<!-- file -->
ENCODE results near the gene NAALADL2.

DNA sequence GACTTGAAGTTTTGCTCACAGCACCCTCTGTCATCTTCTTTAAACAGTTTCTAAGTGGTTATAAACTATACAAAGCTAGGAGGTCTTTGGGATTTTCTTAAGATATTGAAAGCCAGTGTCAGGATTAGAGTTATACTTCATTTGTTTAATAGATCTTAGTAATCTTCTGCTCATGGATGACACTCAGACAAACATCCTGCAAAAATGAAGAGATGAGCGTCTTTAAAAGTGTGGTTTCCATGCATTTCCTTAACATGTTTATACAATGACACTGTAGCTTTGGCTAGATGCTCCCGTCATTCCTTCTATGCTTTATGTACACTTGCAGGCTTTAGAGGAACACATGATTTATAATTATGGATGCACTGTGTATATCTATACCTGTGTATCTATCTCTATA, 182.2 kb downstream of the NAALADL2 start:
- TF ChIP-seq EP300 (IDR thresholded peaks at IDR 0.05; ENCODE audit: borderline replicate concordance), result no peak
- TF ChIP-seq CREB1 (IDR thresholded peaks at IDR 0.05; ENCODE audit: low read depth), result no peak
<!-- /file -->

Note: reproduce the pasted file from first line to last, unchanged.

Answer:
ENCODE results near the gene NAALADL2.

DNA sequence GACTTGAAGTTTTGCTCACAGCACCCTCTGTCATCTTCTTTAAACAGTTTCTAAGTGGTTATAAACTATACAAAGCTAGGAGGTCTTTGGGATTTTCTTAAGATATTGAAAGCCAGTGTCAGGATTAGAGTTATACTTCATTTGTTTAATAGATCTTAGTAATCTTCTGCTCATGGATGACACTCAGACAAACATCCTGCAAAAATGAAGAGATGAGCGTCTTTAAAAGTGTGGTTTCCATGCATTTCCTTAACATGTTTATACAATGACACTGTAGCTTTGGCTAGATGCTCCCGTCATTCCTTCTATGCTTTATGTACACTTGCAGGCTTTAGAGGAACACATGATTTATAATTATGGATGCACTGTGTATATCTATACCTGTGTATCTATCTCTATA, 182.2 kb downstream of the NAALADL2 start:
- TF ChIP-seq EP300 (IDR thresholded peaks at IDR 0.05; ENCODE audit: borderline replicate concordance), result no peak
- TF ChIP-seq CREB1 (IDR thresholded peaks at IDR 0.05; ENCODE audit: low read depth), result no peak